Full Text Available This article develops a non-linear model of the ordo salutis with Christ at the centre. It shows that each individual event is a manifestation of what Christ has done and a call to faith in him. Faith is shown to comprise of consensus (agreement and fiducia (trust. Through this model, the creative tension between the objective (indicative and the subjective (imperative dimensions of the gospel as well as the tension between God�s eschatological time and our unfulfilled time are maintained in such a way that they both complement and limit each other. This tension, it is argued, is intrinsically linked to the way in which Christ continues to be present within our world as both Lord and Spirit. As Lord, Jesus is proclaimed as the One who has already overcome our broken reality; as the Spirit, Christ continues to be vulnerable to be resisted and rejected by us. As the Spirit of the risen Lord, he is nevertheless able to perform miracles and overcome our broken reality as the gospel is proclaimed. A short analysis of the way in which the Bible refers to some of the events in the ordo salutis confirms the legitimacy of this model.Intradisciplinary and/or interdisciplinary implications: It is argued that this model overcomes many objections against the traditional understanding of the ordo salutis. By challenging the underlying presuppositions of both Arminiaism and Calvinism, this article provides a unique alternative which does justice to key insights from both traditions and adds a new voice to the ongoing debate between Arian, Pelagian and semi-pelagian theologians, on the one side, and Reformed theologians, on the other side. It thus makes a significant intradisciplinary contribution to systematic theology. It also aligns the universality of salvation in Christ as the second Adam to the continuing need for a personal faith response to Christ.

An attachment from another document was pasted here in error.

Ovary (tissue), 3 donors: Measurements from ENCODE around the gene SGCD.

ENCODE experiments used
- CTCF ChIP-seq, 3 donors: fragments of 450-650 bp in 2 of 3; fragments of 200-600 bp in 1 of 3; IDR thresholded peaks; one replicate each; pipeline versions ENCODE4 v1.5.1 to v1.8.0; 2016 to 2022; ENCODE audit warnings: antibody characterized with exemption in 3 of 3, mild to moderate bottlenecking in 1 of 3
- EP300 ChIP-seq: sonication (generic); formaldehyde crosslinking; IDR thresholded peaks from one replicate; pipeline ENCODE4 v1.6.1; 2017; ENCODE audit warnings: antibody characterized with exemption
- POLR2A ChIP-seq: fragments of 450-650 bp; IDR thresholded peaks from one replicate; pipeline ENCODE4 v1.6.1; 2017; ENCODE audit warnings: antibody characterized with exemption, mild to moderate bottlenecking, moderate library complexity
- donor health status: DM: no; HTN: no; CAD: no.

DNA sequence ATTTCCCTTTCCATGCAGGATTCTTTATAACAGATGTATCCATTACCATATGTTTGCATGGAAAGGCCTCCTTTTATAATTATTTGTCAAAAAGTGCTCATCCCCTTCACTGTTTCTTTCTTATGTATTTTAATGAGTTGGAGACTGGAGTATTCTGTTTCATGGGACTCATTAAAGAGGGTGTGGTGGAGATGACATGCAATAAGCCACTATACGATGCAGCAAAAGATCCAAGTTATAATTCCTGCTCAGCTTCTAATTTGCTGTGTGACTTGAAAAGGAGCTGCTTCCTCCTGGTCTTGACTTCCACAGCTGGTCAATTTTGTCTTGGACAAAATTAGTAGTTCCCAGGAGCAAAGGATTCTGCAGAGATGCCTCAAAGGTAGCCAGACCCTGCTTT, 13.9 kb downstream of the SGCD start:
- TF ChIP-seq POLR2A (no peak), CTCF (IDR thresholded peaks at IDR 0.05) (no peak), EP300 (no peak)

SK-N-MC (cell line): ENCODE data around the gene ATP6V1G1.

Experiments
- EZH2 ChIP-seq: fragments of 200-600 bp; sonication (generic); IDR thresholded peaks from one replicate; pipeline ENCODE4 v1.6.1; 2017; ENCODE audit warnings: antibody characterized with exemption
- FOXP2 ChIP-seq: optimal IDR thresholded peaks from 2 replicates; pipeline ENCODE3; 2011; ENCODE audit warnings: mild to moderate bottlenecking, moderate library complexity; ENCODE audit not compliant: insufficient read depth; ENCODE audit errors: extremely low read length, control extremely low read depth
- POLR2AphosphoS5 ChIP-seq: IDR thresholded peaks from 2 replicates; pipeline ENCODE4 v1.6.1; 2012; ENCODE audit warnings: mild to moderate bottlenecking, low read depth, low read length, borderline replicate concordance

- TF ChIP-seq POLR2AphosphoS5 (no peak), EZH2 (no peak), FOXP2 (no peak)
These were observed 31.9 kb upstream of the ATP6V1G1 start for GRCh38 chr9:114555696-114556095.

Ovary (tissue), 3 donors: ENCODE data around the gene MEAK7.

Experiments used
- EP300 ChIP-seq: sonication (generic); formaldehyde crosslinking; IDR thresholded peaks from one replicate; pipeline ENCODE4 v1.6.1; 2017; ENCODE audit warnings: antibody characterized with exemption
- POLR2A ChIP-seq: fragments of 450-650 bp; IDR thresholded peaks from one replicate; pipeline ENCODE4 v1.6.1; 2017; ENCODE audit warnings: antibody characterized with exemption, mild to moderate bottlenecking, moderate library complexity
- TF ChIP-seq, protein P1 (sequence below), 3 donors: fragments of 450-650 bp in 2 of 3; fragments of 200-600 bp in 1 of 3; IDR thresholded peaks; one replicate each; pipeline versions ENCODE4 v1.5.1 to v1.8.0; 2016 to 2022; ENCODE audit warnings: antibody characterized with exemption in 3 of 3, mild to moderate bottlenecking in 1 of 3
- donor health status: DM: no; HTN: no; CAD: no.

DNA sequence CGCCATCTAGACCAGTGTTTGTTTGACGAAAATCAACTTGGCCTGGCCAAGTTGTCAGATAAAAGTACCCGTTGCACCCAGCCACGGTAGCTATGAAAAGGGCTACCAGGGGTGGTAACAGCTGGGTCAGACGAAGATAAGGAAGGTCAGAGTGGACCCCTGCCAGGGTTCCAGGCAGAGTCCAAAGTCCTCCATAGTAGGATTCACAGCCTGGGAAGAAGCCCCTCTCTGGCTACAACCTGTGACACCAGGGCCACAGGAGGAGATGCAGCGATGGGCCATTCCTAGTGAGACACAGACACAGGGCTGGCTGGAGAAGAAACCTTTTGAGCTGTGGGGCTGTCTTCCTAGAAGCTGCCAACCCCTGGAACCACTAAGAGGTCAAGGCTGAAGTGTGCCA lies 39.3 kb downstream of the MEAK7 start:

13. Restoring Faith

    Institute of Scientific and Technical Information of China (English)

    2008-01-01

    Life in Lhasa returns to normal after violent riots It was 7:30 p.m.on March 26.Lhasa, capital of Tibet Autonomous Region and a world-famous tourist attraction,was unnaturally quiet.Many stores and res- taurants had alreadv locked their doors. There was little traffic and few pedestrians on the streets.From time to time a police car cruised by on patrol."I was so afraid when I saw the bad

  14. Faithfully probabilistic teleportation of an unknown atomic state and cavity field state with a single measurement

    Institute of Scientific and Technical Information of China (English)

    Yang Zhen-Biao; Wu Huai-Zhi; Su Wan-Jun; Zhong Zhi-Rong; Zheng Shi-Biao

    2007-01-01